In late September, marine biologist David Gruber revealed the world’s first recording of a reptile displaying bioflourescent behavior. The hawksbill sea turtle that Gruber observed in the waters around the Solomon Islands (off the coast of Australia) displayed green and red colors.
What does “bioflourescence” mean?
Bioflourescence is the ability to absorb blue light from the sun, then to process it and re-emit it as a specific color. Green, red and orange are the most common colors emitted. For years, scientists have observed bioflourescence in a wide variety of animals such as sharks, rays, shrimp, fish and copepods (small crustaceans).
Gruber summed up the difference simply by defining bioflourescence this way: “Turn off the light source, and there’s no fluorescence.” If an animal can display colored light without living near sunlight, it is bioluminescent, not biofluorescent.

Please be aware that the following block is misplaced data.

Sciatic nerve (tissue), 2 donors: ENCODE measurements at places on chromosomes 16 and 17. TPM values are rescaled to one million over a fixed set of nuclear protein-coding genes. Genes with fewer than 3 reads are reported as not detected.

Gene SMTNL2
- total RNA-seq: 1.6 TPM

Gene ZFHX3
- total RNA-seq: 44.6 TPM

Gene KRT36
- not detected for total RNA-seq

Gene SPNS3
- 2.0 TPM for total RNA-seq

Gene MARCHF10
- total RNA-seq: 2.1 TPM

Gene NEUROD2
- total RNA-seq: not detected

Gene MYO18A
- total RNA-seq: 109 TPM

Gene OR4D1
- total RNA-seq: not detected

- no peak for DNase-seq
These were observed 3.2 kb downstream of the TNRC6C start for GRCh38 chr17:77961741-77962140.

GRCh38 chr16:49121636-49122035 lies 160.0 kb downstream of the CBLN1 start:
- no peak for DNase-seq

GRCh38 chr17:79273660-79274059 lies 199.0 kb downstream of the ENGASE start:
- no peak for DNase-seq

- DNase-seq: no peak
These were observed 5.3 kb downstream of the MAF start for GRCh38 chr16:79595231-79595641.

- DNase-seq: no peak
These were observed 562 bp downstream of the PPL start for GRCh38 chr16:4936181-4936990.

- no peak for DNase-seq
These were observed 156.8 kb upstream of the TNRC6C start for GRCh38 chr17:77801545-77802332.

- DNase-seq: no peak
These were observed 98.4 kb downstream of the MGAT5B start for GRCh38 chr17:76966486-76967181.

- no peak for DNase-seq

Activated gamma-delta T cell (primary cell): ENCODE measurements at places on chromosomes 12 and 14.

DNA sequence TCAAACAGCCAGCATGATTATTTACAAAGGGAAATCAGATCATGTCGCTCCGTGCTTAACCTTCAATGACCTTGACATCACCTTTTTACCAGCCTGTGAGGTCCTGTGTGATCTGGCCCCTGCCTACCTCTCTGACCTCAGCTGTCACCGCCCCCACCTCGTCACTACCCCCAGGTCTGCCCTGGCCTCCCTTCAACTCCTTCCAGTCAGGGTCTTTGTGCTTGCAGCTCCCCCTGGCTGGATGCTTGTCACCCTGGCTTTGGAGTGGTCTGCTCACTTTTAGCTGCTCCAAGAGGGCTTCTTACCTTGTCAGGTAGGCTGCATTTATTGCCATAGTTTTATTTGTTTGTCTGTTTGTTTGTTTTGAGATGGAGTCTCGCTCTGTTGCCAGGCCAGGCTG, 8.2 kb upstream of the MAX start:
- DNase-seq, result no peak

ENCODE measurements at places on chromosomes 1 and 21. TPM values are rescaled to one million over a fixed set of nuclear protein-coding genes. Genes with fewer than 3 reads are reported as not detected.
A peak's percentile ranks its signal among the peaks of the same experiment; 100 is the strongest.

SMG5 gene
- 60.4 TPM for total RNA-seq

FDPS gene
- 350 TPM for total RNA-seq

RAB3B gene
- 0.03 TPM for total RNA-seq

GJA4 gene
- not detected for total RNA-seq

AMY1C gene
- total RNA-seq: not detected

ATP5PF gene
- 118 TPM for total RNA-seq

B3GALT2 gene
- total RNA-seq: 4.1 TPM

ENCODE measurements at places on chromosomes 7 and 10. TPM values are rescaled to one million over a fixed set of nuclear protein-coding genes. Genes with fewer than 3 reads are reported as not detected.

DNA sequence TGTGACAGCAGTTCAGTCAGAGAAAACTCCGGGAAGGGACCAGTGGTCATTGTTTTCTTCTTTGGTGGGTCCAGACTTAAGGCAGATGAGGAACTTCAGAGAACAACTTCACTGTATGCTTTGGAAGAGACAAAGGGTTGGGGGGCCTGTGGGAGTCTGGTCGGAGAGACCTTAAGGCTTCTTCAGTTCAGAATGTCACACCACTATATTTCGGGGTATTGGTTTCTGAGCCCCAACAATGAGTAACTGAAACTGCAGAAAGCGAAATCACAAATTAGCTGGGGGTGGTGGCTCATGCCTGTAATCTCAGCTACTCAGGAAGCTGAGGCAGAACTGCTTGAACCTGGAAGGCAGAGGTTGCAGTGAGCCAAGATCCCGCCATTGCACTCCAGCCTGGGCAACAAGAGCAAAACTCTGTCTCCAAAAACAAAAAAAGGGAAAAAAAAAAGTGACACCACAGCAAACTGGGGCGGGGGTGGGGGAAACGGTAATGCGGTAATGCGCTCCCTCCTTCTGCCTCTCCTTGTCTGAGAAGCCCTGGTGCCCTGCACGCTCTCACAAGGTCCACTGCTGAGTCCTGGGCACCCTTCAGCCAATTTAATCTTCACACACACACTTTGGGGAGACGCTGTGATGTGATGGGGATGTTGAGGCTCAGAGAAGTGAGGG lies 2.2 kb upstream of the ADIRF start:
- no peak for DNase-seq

Most bioluminescent animals live at depths that visible sunlight never reaches and only the blue spectrum of light exists while bioflourescent animals live in regions where they can absorb sunlight, which they later use.
Animals display bioflourescent behaviors for a variety of reasons including communication, defense and predation.